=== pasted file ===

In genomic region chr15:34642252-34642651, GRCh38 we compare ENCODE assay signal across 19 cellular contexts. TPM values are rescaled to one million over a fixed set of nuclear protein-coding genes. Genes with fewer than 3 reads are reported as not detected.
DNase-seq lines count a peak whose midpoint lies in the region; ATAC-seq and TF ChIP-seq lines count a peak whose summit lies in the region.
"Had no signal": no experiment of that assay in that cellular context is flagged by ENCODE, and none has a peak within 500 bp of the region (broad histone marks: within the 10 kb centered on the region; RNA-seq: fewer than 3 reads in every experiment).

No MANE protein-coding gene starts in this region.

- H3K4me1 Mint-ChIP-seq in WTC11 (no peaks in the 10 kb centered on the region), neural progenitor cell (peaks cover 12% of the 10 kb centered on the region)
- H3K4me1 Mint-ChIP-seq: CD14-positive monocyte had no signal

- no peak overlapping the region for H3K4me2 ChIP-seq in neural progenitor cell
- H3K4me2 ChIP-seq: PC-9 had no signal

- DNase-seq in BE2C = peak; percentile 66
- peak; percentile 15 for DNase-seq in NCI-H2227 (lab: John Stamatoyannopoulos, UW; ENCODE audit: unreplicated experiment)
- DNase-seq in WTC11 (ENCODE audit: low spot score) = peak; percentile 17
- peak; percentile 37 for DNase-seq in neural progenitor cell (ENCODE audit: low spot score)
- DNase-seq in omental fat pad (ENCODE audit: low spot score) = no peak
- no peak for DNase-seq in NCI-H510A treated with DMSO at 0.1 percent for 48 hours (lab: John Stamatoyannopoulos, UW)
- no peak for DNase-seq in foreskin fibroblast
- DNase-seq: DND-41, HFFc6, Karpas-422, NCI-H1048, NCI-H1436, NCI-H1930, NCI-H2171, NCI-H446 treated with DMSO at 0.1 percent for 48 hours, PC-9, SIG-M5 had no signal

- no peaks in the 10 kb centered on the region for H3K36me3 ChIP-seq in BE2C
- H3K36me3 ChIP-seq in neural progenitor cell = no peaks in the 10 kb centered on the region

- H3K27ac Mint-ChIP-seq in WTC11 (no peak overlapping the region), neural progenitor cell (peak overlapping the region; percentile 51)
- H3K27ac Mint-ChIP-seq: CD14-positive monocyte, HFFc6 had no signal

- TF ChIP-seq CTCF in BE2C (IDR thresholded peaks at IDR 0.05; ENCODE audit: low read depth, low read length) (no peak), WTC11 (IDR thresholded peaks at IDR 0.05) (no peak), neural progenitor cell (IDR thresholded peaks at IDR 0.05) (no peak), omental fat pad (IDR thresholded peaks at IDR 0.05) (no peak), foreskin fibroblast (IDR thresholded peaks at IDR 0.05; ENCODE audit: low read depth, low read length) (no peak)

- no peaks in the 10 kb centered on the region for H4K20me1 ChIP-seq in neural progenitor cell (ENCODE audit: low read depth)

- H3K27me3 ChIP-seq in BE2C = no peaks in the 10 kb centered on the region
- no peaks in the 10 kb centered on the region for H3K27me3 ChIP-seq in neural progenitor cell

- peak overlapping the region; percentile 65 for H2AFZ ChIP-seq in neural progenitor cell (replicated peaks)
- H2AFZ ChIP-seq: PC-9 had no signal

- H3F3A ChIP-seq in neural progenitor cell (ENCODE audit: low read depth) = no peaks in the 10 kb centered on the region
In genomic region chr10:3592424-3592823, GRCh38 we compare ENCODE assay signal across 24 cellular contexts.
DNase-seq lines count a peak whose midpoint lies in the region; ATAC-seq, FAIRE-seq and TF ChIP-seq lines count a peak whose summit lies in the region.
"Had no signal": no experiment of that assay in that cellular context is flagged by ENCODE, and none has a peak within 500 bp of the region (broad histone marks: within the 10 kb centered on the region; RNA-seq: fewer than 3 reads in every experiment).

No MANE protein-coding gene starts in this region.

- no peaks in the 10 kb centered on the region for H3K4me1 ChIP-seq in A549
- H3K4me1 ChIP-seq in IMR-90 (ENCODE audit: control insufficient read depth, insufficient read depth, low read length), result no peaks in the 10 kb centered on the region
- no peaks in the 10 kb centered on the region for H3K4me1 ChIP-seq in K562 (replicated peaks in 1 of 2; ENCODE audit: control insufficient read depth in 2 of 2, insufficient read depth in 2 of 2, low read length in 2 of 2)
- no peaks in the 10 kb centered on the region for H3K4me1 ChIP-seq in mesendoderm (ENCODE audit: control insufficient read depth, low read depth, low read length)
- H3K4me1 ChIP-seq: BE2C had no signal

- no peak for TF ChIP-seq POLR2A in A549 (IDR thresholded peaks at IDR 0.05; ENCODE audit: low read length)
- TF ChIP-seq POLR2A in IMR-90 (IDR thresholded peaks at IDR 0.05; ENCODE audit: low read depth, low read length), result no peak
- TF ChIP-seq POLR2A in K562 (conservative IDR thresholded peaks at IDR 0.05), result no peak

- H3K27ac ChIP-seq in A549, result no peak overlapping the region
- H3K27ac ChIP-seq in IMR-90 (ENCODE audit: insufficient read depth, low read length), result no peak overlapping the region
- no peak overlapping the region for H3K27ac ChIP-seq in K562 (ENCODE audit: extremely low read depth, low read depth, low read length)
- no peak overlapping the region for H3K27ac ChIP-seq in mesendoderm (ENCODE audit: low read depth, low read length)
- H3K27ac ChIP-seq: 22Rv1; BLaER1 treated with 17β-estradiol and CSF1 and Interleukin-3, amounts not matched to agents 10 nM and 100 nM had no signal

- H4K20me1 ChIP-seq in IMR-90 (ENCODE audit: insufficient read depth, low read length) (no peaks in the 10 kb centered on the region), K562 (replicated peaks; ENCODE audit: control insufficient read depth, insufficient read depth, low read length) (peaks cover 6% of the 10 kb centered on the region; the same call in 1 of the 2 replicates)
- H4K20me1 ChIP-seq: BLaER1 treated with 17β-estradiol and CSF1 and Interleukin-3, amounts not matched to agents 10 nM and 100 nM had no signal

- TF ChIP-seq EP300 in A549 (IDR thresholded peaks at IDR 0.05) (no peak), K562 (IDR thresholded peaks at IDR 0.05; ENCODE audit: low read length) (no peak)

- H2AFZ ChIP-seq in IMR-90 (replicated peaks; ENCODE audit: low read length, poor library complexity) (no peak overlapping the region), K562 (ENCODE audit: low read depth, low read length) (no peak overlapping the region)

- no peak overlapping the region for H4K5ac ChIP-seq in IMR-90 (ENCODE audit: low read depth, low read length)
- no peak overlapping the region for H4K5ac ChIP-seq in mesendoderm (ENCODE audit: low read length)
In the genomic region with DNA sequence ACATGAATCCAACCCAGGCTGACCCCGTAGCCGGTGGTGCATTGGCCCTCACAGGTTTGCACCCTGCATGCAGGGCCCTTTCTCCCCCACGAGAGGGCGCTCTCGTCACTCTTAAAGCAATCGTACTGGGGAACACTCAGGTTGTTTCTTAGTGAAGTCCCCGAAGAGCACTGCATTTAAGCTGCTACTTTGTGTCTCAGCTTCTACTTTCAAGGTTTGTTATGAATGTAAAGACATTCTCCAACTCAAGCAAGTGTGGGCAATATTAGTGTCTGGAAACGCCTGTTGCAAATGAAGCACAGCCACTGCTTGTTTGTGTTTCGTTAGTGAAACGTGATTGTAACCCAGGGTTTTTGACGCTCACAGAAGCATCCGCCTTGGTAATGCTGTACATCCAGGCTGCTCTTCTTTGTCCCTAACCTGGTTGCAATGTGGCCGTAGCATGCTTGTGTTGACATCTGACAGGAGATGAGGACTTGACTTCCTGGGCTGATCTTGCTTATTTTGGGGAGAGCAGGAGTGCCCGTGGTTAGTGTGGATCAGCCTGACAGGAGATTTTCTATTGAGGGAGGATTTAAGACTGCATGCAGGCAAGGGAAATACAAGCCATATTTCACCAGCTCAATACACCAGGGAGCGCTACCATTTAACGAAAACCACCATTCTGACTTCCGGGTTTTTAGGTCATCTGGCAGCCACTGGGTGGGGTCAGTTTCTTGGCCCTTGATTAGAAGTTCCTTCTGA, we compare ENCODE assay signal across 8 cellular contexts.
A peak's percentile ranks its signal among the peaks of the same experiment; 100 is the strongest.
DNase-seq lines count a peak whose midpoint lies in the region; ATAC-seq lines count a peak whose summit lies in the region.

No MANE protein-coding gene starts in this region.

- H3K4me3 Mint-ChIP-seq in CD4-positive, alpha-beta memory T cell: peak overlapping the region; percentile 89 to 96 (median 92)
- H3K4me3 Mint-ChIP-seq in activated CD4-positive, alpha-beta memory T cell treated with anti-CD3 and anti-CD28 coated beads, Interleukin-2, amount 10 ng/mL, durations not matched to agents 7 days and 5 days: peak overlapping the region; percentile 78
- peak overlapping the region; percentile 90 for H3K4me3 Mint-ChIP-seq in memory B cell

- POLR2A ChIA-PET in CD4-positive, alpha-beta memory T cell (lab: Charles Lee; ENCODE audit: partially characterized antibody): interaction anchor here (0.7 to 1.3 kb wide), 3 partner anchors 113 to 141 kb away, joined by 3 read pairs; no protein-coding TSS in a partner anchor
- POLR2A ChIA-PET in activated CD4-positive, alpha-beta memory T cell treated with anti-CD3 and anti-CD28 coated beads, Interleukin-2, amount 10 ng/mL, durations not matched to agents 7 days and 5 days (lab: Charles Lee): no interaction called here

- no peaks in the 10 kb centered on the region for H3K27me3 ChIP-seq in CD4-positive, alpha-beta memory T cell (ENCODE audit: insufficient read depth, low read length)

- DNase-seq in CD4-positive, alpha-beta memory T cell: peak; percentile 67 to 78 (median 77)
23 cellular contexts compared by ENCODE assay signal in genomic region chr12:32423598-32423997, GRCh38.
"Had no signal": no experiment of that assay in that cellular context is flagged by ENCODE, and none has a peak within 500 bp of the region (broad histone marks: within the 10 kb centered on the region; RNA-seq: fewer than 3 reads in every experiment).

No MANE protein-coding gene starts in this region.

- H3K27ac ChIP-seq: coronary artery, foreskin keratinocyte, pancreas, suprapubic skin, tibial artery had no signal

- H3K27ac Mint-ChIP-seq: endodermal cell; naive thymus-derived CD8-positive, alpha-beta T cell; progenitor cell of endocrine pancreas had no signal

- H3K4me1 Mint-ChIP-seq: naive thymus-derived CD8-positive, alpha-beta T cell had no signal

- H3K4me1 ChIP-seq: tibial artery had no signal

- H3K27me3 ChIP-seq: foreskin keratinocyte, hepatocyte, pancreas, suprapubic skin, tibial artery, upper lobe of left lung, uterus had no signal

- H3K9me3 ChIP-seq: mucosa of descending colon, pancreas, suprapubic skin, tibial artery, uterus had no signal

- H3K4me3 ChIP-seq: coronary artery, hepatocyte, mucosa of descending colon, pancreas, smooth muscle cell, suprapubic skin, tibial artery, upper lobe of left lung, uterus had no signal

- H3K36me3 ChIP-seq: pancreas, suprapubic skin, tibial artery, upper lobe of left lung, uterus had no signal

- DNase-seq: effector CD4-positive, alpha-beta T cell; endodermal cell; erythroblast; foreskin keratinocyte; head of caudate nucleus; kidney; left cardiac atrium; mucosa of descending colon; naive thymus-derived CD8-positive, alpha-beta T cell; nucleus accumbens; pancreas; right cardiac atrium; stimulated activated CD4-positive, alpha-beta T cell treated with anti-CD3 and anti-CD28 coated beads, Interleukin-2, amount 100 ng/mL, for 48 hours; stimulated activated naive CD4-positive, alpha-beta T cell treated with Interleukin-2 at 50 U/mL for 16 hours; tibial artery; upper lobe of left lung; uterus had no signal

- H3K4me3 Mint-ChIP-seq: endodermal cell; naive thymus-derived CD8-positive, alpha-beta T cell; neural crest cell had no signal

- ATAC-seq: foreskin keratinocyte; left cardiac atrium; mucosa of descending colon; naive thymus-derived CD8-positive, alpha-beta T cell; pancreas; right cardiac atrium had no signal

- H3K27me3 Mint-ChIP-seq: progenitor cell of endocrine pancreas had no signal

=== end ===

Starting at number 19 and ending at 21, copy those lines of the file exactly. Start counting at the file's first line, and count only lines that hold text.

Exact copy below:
- H3K27ac Mint-ChIP-seq in WTC11 (no peak overlapping the region), neural progenitor cell (peak overlapping the region; percentile 51)
- H3K27ac Mint-ChIP-seq: CD14-positive monocyte, HFFc6 had no signal

- TF ChIP-seq CTCF in BE2C (IDR thresholded peaks at IDR 0.05; ENCODE audit: low read depth, low read length) (no peak), WTC11 (IDR thresholded peaks at IDR 0.05) (no peak), neural progenitor cell (IDR thresholded peaks at IDR 0.05) (no peak), omental fat pad (IDR thresholded peaks at IDR 0.05) (no peak), foreskin fibroblast (IDR thresholded peaks at IDR 0.05; ENCODE audit: low read depth, low read length) (no peak)